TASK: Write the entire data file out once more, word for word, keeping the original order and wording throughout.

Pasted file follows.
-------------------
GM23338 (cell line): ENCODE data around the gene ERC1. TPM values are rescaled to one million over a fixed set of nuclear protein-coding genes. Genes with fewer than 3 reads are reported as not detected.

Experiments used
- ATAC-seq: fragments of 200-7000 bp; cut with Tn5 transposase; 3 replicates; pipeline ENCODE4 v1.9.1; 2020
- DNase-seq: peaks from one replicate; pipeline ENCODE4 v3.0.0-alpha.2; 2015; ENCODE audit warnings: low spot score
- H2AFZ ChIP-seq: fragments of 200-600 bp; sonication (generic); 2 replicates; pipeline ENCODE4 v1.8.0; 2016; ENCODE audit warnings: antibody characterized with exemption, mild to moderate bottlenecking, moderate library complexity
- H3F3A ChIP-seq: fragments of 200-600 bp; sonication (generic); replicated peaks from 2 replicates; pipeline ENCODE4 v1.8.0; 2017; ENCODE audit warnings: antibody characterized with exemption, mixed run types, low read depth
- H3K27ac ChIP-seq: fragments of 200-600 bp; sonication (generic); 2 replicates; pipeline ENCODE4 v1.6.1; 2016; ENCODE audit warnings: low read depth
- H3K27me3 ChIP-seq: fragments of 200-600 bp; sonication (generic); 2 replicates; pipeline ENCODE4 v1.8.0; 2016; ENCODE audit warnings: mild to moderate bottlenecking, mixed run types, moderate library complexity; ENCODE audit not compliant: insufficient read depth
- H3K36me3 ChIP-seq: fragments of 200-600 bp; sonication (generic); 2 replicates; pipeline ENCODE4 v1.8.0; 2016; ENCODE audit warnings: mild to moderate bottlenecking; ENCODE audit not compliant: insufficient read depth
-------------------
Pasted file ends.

GM23338 (cell line): ENCODE data around the gene ERC1. TPM values are rescaled to one million over a fixed set of nuclear protein-coding genes. Genes with fewer than 3 reads are reported as not detected.

Experiments used
- ATAC-seq: fragments of 200-7000 bp; cut with Tn5 transposase; 3 replicates; pipeline ENCODE4 v1.9.1; 2020
- DNase-seq: peaks from one replicate; pipeline ENCODE4 v3.0.0-alpha.2; 2015; ENCODE audit warnings: low spot score
- H2AFZ ChIP-seq: fragments of 200-600 bp; sonication (generic); 2 replicates; pipeline ENCODE4 v1.8.0; 2016; ENCODE audit warnings: antibody characterized with exemption, mild to moderate bottlenecking, moderate library complexity
- H3F3A ChIP-seq: fragments of 200-600 bp; sonication (generic); replicated peaks from 2 replicates; pipeline ENCODE4 v1.8.0; 2017; ENCODE audit warnings: antibody characterized with exemption, mixed run types, low read depth
- H3K27ac ChIP-seq: fragments of 200-600 bp; sonication (generic); 2 replicates; pipeline ENCODE4 v1.6.1; 2016; ENCODE audit warnings: low read depth
- H3K27me3 ChIP-seq: fragments of 200-600 bp; sonication (generic); 2 replicates; pipeline ENCODE4 v1.8.0; 2016; ENCODE audit warnings: mild to moderate bottlenecking, mixed run types, moderate library complexity; ENCODE audit not compliant: insufficient read depth
- H3K36me3 ChIP-seq: fragments of 200-600 bp; sonication (generic); 2 replicates; pipeline ENCODE4 v1.8.0; 2016; ENCODE audit warnings: mild to moderate bottlenecking; ENCODE audit not compliant: insufficient read depth